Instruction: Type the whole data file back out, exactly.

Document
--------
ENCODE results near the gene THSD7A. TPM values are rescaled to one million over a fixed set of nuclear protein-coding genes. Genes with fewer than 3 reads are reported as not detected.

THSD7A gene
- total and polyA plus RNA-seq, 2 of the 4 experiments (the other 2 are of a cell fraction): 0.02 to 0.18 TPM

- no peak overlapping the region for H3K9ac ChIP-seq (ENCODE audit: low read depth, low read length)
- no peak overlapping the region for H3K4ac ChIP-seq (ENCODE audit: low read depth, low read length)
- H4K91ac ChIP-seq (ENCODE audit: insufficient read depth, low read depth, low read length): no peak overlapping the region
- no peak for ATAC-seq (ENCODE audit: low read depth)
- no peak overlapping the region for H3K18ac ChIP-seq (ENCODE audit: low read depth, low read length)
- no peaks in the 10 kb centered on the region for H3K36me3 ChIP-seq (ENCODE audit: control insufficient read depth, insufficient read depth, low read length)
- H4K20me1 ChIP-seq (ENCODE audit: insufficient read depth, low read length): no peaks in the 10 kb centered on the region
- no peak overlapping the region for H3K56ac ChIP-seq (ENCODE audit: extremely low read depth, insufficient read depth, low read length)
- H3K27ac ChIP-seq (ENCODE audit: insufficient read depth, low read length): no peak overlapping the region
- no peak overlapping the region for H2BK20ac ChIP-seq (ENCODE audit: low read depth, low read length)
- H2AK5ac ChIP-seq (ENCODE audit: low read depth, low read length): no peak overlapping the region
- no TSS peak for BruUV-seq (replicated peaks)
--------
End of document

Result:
ENCODE results near the gene THSD7A. TPM values are rescaled to one million over a fixed set of nuclear protein-coding genes. Genes with fewer than 3 reads are reported as not detected.

THSD7A gene
- total and polyA plus RNA-seq, 2 of the 4 experiments (the other 2 are of a cell fraction): 0.02 to 0.18 TPM

- no peak overlapping the region for H3K9ac ChIP-seq (ENCODE audit: low read depth, low read length)
- no peak overlapping the region for H3K4ac ChIP-seq (ENCODE audit: low read depth, low read length)
- H4K91ac ChIP-seq (ENCODE audit: insufficient read depth, low read depth, low read length): no peak overlapping the region
- no peak for ATAC-seq (ENCODE audit: low read depth)
- no peak overlapping the region for H3K18ac ChIP-seq (ENCODE audit: low read depth, low read length)
- no peaks in the 10 kb centered on the region for H3K36me3 ChIP-seq (ENCODE audit: control insufficient read depth, insufficient read depth, low read length)
- H4K20me1 ChIP-seq (ENCODE audit: insufficient read depth, low read length): no peaks in the 10 kb centered on the region
- no peak overlapping the region for H3K56ac ChIP-seq (ENCODE audit: extremely low read depth, insufficient read depth, low read length)
- H3K27ac ChIP-seq (ENCODE audit: insufficient read depth, low read length): no peak overlapping the region
- no peak overlapping the region for H2BK20ac ChIP-seq (ENCODE audit: low read depth, low read length)
- H2AK5ac ChIP-seq (ENCODE audit: low read depth, low read length): no peak overlapping the region
- no TSS peak for BruUV-seq (replicated peaks)